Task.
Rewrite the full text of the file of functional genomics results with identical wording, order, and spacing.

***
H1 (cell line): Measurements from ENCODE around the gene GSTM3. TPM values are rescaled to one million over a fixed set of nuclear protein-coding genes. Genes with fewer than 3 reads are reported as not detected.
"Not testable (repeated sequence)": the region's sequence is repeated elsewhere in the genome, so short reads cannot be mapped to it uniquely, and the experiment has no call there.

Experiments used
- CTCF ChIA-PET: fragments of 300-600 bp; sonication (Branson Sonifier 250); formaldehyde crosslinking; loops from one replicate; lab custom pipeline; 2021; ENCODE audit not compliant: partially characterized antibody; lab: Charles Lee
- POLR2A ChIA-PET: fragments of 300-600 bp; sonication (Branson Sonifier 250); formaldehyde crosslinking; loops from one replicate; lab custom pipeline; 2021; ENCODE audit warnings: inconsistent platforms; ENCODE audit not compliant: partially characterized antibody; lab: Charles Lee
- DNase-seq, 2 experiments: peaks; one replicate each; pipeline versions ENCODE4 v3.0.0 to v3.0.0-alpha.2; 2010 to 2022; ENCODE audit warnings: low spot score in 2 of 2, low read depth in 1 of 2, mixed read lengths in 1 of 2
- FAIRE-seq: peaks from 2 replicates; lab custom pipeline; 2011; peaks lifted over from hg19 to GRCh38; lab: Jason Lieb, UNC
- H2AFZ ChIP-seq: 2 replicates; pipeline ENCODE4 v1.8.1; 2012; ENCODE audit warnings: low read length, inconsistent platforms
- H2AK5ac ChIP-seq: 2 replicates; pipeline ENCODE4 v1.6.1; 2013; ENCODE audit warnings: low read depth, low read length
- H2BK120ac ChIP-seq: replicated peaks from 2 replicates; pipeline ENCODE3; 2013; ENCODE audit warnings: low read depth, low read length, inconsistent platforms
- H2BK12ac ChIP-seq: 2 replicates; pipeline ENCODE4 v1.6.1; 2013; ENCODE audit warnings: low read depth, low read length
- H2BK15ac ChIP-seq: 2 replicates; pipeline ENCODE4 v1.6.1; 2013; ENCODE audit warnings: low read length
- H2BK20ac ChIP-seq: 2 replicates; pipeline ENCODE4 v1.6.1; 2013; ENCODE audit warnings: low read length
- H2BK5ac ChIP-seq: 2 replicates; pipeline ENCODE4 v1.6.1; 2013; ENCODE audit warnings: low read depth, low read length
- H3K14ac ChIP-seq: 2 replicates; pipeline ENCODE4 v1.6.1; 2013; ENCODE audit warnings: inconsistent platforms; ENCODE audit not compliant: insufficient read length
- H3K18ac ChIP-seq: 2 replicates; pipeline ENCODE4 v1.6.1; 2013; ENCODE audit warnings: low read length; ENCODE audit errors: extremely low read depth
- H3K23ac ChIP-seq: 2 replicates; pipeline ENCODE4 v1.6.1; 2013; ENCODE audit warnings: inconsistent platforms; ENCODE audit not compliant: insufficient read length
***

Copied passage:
H1 (cell line): Measurements from ENCODE around the gene GSTM3. TPM values are rescaled to one million over a fixed set of nuclear protein-coding genes. Genes with fewer than 3 reads are reported as not detected.
"Not testable (repeated sequence)": the region's sequence is repeated elsewhere in the genome, so short reads cannot be mapped to it uniquely, and the experiment has no call there.

Experiments used
- CTCF ChIA-PET: fragments of 300-600 bp; sonication (Branson Sonifier 250); formaldehyde crosslinking; loops from one replicate; lab custom pipeline; 2021; ENCODE audit not compliant: partially characterized antibody; lab: Charles Lee
- POLR2A ChIA-PET: fragments of 300-600 bp; sonication (Branson Sonifier 250); formaldehyde crosslinking; loops from one replicate; lab custom pipeline; 2021; ENCODE audit warnings: inconsistent platforms; ENCODE audit not compliant: partially characterized antibody; lab: Charles Lee
- DNase-seq, 2 experiments: peaks; one replicate each; pipeline versions ENCODE4 v3.0.0 to v3.0.0-alpha.2; 2010 to 2022; ENCODE audit warnings: low spot score in 2 of 2, low read depth in 1 of 2, mixed read lengths in 1 of 2
- FAIRE-seq: peaks from 2 replicates; lab custom pipeline; 2011; peaks lifted over from hg19 to GRCh38; lab: Jason Lieb, UNC
- H2AFZ ChIP-seq: 2 replicates; pipeline ENCODE4 v1.8.1; 2012; ENCODE audit warnings: low read length, inconsistent platforms
- H2AK5ac ChIP-seq: 2 replicates; pipeline ENCODE4 v1.6.1; 2013; ENCODE audit warnings: low read depth, low read length
- H2BK120ac ChIP-seq: replicated peaks from 2 replicates; pipeline ENCODE3; 2013; ENCODE audit warnings: low read depth, low read length, inconsistent platforms
- H2BK12ac ChIP-seq: 2 replicates; pipeline ENCODE4 v1.6.1; 2013; ENCODE audit warnings: low read depth, low read length
- H2BK15ac ChIP-seq: 2 replicates; pipeline ENCODE4 v1.6.1; 2013; ENCODE audit warnings: low read length
- H2BK20ac ChIP-seq: 2 replicates; pipeline ENCODE4 v1.6.1; 2013; ENCODE audit warnings: low read length
- H2BK5ac ChIP-seq: 2 replicates; pipeline ENCODE4 v1.6.1; 2013; ENCODE audit warnings: low read depth, low read length
- H3K14ac ChIP-seq: 2 replicates; pipeline ENCODE4 v1.6.1; 2013; ENCODE audit warnings: inconsistent platforms; ENCODE audit not compliant: insufficient read length
- H3K18ac ChIP-seq: 2 replicates; pipeline ENCODE4 v1.6.1; 2013; ENCODE audit warnings: low read length; ENCODE audit errors: extremely low read depth
- H3K23ac ChIP-seq: 2 replicates; pipeline ENCODE4 v1.6.1; 2013; ENCODE audit warnings: inconsistent platforms; ENCODE audit not compliant: insufficient read length